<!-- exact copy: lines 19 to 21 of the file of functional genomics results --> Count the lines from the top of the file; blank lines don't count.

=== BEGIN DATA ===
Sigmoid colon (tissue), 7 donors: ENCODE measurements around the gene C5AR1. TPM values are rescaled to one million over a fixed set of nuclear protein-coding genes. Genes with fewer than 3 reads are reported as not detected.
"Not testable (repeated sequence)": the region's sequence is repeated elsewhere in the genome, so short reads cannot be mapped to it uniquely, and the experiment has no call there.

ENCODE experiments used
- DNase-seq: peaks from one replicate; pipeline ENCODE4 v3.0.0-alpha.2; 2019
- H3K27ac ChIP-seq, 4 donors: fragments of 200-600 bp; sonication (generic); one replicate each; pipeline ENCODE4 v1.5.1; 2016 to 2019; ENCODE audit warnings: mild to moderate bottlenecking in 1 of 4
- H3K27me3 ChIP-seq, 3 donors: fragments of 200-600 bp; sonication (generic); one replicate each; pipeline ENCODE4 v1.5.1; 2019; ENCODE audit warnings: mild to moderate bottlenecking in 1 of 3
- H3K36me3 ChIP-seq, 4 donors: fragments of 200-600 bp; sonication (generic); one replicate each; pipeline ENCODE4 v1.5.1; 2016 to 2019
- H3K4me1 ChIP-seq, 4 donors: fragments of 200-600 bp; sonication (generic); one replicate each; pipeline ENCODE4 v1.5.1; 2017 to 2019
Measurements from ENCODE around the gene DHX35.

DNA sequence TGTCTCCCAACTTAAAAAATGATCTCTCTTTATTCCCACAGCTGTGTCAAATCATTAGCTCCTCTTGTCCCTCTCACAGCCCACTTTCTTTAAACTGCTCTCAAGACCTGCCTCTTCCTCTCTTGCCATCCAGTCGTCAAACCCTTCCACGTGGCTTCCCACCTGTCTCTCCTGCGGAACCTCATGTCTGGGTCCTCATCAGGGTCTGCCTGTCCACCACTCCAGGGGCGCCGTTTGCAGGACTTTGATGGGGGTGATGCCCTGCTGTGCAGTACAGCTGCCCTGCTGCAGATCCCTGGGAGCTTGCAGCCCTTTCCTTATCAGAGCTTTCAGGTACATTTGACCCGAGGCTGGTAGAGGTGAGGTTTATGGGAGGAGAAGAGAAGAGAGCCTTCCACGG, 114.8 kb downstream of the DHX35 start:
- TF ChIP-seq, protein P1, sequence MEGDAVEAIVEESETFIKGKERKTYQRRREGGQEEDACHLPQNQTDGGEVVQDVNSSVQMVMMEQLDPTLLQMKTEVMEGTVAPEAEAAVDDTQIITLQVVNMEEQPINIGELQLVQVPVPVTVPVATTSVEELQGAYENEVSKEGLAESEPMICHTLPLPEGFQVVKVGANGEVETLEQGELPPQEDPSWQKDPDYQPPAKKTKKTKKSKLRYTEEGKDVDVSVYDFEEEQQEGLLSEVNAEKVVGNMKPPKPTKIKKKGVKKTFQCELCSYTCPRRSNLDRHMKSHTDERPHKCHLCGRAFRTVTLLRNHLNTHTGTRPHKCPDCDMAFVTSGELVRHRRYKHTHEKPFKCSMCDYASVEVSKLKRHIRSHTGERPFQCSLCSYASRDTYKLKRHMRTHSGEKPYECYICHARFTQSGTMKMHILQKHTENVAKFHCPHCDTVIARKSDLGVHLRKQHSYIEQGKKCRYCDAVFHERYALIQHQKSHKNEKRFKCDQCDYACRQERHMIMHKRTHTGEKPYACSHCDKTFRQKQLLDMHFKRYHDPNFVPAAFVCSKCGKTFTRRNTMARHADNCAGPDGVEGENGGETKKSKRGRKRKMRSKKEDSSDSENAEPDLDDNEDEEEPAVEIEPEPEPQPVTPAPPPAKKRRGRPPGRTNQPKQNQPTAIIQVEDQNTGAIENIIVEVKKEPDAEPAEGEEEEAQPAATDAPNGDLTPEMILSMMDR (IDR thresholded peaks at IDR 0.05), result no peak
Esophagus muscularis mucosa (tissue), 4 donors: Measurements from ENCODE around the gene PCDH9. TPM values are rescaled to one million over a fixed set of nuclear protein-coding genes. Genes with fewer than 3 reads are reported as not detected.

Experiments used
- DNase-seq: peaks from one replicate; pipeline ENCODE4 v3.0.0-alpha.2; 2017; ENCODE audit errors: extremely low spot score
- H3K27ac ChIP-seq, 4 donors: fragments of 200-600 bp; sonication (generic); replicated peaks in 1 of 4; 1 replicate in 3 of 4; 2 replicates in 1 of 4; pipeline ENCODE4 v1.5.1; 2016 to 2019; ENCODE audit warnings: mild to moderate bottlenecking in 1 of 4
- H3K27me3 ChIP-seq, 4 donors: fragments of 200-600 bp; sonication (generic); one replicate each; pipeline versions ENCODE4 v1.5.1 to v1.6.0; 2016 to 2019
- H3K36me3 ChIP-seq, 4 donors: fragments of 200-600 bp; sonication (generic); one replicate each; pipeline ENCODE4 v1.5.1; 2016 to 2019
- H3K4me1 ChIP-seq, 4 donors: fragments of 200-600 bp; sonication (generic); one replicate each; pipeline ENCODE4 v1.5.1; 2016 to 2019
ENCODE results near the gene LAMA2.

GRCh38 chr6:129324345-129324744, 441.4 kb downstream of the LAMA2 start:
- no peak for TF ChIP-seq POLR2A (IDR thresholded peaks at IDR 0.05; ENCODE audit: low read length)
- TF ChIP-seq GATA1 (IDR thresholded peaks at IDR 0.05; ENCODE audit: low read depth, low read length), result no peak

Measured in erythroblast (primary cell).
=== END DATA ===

ENCODE results near the gene LAMA2.

GRCh38 chr6:129324345-129324744, 441.4 kb downstream of the LAMA2 start:
- no peak for TF ChIP-seq POLR2A (IDR thresholded peaks at IDR 0.05; ENCODE audit: low read length)